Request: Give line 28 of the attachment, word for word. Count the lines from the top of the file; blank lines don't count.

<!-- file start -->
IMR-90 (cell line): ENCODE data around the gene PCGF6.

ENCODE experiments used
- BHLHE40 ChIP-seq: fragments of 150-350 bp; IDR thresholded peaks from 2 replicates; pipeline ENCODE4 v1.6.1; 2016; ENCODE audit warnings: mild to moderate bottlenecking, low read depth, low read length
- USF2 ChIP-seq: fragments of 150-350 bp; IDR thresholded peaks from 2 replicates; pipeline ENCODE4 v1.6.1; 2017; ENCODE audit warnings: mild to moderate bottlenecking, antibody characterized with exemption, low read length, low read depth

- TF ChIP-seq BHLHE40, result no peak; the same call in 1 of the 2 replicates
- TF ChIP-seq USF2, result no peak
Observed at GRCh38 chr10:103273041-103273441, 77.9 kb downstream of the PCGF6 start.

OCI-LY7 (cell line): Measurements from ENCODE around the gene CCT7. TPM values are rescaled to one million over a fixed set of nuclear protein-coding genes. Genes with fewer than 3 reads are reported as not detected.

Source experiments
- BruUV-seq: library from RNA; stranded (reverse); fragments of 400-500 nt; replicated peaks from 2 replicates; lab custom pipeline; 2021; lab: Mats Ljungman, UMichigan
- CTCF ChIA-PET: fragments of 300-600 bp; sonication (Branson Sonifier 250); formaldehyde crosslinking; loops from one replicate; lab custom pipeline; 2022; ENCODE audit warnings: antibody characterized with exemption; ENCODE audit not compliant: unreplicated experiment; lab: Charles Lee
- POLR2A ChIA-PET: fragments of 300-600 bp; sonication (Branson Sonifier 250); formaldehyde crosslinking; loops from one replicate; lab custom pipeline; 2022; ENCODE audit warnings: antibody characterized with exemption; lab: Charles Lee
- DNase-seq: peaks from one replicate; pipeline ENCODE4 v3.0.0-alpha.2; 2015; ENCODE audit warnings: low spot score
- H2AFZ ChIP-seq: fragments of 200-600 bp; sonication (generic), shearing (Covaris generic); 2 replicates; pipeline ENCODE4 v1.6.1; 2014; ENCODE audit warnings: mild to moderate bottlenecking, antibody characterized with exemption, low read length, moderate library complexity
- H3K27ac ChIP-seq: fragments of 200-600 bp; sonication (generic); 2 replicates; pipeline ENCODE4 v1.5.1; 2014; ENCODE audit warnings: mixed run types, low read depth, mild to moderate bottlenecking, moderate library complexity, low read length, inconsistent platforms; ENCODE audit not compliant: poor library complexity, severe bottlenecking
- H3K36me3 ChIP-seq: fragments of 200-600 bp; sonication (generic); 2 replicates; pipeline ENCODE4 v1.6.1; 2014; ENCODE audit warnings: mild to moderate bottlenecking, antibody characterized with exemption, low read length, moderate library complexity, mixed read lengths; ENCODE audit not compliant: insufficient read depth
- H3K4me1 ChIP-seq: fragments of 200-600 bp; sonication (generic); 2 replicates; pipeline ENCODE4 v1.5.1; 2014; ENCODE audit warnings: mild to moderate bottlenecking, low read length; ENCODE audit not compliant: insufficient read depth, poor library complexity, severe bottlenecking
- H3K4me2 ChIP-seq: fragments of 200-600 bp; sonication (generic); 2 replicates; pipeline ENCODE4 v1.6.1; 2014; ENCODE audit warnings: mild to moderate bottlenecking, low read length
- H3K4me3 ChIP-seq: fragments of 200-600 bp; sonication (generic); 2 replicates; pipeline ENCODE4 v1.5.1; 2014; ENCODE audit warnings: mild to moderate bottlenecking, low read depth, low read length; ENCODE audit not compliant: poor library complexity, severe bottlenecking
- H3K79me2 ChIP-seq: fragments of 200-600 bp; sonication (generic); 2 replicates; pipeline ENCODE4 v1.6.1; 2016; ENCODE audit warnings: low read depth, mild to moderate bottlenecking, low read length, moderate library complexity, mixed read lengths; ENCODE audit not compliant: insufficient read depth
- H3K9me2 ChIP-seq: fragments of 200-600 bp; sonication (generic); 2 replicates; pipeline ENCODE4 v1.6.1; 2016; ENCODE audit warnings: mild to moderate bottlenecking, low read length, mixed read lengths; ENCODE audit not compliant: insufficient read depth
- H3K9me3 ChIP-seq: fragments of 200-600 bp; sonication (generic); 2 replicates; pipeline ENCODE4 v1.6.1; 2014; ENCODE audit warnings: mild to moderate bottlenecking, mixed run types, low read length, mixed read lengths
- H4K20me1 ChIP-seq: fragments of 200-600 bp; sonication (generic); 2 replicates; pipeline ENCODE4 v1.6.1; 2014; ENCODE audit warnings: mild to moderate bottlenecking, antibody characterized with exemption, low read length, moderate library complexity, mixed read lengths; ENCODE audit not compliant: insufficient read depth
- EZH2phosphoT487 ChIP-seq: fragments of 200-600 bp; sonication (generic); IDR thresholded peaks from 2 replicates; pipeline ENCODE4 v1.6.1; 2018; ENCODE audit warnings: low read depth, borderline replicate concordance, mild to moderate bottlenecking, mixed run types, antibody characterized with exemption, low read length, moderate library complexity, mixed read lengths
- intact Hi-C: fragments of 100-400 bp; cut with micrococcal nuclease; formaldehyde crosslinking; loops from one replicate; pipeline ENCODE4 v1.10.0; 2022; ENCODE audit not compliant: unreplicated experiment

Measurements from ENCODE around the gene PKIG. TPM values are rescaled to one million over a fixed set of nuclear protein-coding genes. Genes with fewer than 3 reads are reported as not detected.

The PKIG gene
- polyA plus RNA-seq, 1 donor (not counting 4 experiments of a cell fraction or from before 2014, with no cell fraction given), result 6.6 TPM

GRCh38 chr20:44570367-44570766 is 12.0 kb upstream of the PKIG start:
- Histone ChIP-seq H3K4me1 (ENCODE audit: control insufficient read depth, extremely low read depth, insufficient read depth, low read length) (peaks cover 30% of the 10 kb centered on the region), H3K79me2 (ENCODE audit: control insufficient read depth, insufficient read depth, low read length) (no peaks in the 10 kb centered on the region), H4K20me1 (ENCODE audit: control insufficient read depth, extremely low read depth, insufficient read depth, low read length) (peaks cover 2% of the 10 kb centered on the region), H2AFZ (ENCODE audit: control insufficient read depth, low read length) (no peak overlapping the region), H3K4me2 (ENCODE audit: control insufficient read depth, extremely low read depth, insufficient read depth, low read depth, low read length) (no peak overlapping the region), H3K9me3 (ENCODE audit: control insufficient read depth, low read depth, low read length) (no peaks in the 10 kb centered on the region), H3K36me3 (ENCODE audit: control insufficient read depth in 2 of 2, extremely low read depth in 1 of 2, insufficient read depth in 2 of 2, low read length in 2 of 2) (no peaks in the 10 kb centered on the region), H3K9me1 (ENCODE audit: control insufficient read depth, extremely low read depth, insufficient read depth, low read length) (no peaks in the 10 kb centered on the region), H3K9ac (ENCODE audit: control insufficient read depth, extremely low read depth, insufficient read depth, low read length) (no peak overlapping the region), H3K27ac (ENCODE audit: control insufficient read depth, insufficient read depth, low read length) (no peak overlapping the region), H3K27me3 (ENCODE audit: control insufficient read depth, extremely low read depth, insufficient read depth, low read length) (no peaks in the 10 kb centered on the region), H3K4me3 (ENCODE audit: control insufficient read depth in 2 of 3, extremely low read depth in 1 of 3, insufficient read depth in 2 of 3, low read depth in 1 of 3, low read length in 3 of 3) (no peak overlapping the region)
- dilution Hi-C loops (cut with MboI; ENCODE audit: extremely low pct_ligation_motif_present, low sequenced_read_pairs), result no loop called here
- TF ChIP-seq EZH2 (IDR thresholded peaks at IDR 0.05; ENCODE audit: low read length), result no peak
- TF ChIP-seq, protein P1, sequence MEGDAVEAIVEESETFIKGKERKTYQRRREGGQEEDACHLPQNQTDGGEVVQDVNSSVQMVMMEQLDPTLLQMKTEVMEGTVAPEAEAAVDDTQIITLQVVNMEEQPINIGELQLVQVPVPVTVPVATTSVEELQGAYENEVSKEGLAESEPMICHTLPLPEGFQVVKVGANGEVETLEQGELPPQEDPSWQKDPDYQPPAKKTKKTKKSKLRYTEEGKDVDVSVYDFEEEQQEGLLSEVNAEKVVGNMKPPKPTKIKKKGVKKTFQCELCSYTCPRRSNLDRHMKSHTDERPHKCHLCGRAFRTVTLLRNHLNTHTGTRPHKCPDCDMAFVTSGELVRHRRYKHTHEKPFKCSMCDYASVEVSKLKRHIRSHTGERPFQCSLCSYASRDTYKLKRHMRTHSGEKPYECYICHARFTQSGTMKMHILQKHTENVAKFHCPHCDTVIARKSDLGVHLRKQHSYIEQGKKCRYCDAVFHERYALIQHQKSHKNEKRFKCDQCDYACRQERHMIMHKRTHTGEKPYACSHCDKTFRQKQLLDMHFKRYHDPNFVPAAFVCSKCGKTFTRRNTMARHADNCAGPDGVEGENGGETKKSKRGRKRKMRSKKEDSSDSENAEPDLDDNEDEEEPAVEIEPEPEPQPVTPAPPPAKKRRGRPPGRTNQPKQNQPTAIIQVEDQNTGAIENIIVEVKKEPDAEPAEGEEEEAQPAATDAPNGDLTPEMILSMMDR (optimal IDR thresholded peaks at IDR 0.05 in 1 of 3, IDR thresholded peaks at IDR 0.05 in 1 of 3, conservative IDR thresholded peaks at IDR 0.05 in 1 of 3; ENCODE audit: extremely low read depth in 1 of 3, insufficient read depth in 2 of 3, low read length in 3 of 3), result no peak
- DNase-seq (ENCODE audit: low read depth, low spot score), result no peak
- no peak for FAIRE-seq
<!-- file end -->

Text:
- polyA plus RNA-seq, 1 donor (not counting 4 experiments of a cell fraction or from before 2014, with no cell fraction given), result 6.6 TPM